“There Are Going to be a Lot of Surprises This Weekend”
¨How do you manage to do it?” June asked when I told her that Ana and David had invited me to go to their ocean-front house for the weekend. “You move around all over the world and always meet such interesting people.”
“We still talk about your friends in Casablanca,’ she continued.
The Cook family – June, her late husband George, daughter Nancy, son-in-law Nelson and grandson John – visited me in Casablanca in 2010.
As I lived in Derb Omar in the old part of the city, we were well off the tourist trail.
“Remember when your friend invited us to her villa? We couldn’t believe the opulence – the massive furniture, the plush rugs and the family portraits. Then the maid served the most delicious sweets. And the tea-pouring ceremony was a work of art.”
I smiled as I remembered the afternoon when Hadjia Naima invited us to visit. That evening I took the entourage to the Churchill Club where they were impressed with Judge Bouchid and Jalil.
Yes, I do manage to find spectacular people.
“Ana is a friend of Alvaro’s – even though he hasn’t seen her in 40 years — so he gave me her phone number. She is a very talented artist and we collaborated on an article.”
Ana’s email instructed me to meet them at La Baguette in Miraflores at 10:30 on Saturday morning. Vale. Details like where we were going or how long we would be gone weren’t important.
Over breakfast at the restaurant I asked Ana about our destination and she shook her head.
“That is still a secret, but there will be a lot of surprises this weekend.”
“Fantastic. Count me in.”
The surprises start
The first one likely wasn’t on the list. David got behind the wheel and we headed out of the city. He drove well and confidently.
After the kamikazes and Formula One bus drivers of Medellin, it was a delight to just sink back in the seat without being bounced around to the point of acquiring bruises.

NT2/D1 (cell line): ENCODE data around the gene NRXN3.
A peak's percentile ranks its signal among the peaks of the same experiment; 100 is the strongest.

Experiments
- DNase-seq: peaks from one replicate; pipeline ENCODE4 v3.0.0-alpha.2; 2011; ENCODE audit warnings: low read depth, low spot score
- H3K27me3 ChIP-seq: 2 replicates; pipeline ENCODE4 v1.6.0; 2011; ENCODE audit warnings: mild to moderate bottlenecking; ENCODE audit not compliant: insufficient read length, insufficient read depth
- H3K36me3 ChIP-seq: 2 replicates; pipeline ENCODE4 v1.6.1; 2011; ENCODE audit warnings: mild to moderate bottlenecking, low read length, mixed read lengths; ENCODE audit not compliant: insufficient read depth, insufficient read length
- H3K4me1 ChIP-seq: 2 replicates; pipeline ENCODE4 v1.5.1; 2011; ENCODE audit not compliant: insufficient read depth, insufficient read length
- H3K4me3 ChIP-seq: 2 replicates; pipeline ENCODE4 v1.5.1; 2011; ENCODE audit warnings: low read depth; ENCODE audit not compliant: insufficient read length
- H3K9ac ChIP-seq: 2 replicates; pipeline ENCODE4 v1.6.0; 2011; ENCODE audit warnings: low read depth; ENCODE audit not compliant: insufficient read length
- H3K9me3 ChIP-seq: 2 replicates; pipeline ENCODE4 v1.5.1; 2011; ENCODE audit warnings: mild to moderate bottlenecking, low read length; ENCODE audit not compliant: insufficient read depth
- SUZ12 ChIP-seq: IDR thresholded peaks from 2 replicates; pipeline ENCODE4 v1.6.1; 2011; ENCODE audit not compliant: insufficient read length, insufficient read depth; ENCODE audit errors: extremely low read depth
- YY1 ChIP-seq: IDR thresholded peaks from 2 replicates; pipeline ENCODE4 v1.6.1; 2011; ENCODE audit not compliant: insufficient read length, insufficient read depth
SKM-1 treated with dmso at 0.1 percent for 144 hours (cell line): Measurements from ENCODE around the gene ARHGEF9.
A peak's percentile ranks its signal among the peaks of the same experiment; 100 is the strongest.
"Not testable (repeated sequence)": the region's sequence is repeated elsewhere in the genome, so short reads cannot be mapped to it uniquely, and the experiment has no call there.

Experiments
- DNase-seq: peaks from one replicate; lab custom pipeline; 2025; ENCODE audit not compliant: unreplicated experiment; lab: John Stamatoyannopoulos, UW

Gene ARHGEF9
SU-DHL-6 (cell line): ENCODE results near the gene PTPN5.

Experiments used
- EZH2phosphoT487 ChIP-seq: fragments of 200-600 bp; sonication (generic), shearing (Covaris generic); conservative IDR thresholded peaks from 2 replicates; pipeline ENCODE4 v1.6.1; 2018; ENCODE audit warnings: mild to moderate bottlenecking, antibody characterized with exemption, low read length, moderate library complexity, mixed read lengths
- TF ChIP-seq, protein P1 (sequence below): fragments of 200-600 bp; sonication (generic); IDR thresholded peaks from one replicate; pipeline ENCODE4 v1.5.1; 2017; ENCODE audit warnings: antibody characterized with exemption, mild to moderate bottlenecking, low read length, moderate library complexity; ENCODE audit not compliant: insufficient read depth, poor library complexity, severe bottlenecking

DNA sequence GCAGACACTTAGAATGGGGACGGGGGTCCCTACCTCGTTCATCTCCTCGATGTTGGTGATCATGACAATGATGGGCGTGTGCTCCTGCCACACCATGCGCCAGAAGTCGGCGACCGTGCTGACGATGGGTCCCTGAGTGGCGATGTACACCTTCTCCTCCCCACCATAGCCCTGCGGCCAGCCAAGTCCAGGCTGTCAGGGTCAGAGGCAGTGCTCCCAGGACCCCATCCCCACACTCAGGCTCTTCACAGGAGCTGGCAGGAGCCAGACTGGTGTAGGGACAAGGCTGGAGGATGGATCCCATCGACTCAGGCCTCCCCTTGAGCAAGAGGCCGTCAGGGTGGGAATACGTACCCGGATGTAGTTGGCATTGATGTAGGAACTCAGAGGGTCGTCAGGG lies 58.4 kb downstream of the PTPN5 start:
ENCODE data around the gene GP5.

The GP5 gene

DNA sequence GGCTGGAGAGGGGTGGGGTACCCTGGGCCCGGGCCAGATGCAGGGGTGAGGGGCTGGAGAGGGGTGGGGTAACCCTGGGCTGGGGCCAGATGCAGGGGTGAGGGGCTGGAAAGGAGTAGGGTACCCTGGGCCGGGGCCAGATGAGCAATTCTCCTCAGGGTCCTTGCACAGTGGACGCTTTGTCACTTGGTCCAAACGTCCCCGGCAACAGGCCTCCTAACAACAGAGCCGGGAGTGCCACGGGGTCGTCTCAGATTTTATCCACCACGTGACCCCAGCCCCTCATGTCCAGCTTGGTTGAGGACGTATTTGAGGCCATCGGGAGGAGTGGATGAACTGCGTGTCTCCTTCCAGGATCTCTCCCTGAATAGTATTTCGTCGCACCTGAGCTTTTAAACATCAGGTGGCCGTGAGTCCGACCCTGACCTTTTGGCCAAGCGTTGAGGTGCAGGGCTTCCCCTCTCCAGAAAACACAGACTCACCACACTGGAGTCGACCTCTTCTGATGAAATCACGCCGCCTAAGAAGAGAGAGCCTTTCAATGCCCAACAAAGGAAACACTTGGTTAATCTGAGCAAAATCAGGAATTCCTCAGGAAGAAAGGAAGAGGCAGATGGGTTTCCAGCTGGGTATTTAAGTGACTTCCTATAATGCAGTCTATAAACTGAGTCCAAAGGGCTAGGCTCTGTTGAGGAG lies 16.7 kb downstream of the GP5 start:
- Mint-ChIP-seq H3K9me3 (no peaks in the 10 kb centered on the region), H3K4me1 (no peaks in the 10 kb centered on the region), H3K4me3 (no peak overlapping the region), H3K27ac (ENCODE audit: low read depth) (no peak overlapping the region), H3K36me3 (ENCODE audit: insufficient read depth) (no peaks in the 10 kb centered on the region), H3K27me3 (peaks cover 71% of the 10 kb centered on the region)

We stopped at a market in Mala, a small town on the way to their house. Shades of Placita de Florez. I trailed after Ana as she bought fish, vegetables and flowers.
The bustle and life of markets is the pulse of the country. Fresh, cheap, in-season and where the real people shop. Supermarkets are sterile, non-interactive and dull. Spare me.
Just before we arrived there were two tunnels cut through the underside of the mountains.
My first experience in raw boulders. Much more beautiful and rustic than the cement covered versions as it lets people see exactly how much work it was to create the passage.
Then we arrived at their house. Mansion might be more descriptive as it sleeps up to 14 people. It was huge and filled with Ana’s art. And it opened onto the beach. I breathed in the sea air and slid into relax mode.
An hour or so after we arrived, David and Ana went for a swim. Temperature wimp that I am, I managed to get my ankles wet. It was relaxing and reflective to stroll along the beach and dig my toes into the sand at sunset.
Ana organized the food she had bought and prepared a gourmet fish dinner. Not exactly a surprise, as I suspected she was adapt in the kitchen.
While the quality of her meals was well out of my league – hey, I do a great boiled egg – I am an appreciative eater. I would have asked for her recipe for preparing fish that is similar to ceviche, but different, except that the chances of me getting it right are limited.
Both Ana and David are polyglots and worldly. They met when Ana was studying in Paris and David was working in Germany. About 20 years ago they moved to Lima. So we talked about art, world affairs and whatever other topics that wove themselves into our conversation.
Conversation over diner and a bottle of rose was delightful. While I have met friendly people in Peru, intellectual isn’t exactly an adjective that springs to mind for the locals at the Plaza de Armas in Surco.
The sound of the waves rolling in was hypnotic.
The quiet, the peace and the calm wrapped around me like a cocoon. So by about 21:30 I started to yawn.
Early to bed meant an early to rise at about 04:30. I wandered out to look at the ocean. There was a light on the fishing boats pulled up on the shore. Beautiful.
At 06:30 I walked on the beach. Just me and the seagulls.
After an hour on the shore I curled up on the terrace and surprised myself by finishing transferring Spanish verbs from one book to another. This had been a drag-on project that seemed to go on forever, so it was liberating to get it done.
Having kicked back into totally relaxed mode, I didn’t pay attention to the cupboard next to the bedroom door. So with Spanish books in hand, I whacked my head on the side of it. I must have hit a vein as the blood started to pour down my face. More drama than injury.
I wet my karma – never underestimate the uses of those Cambodian scarves – and David gave me a chunk of ice. Medical incident solved. Note to self: pay attention to space and distance.
After another of David and Ana’s gourmet meals we packed up and headed back to Lima.
Less traffic, an enjoyable trip.
While it wasn’t unexpected as I knew it would be enjoyable, my weekend at the ocean has been the highlight of my time in Peru.
Intelligent company, gourmet food and all sorts of surprises. Really, does it get any better?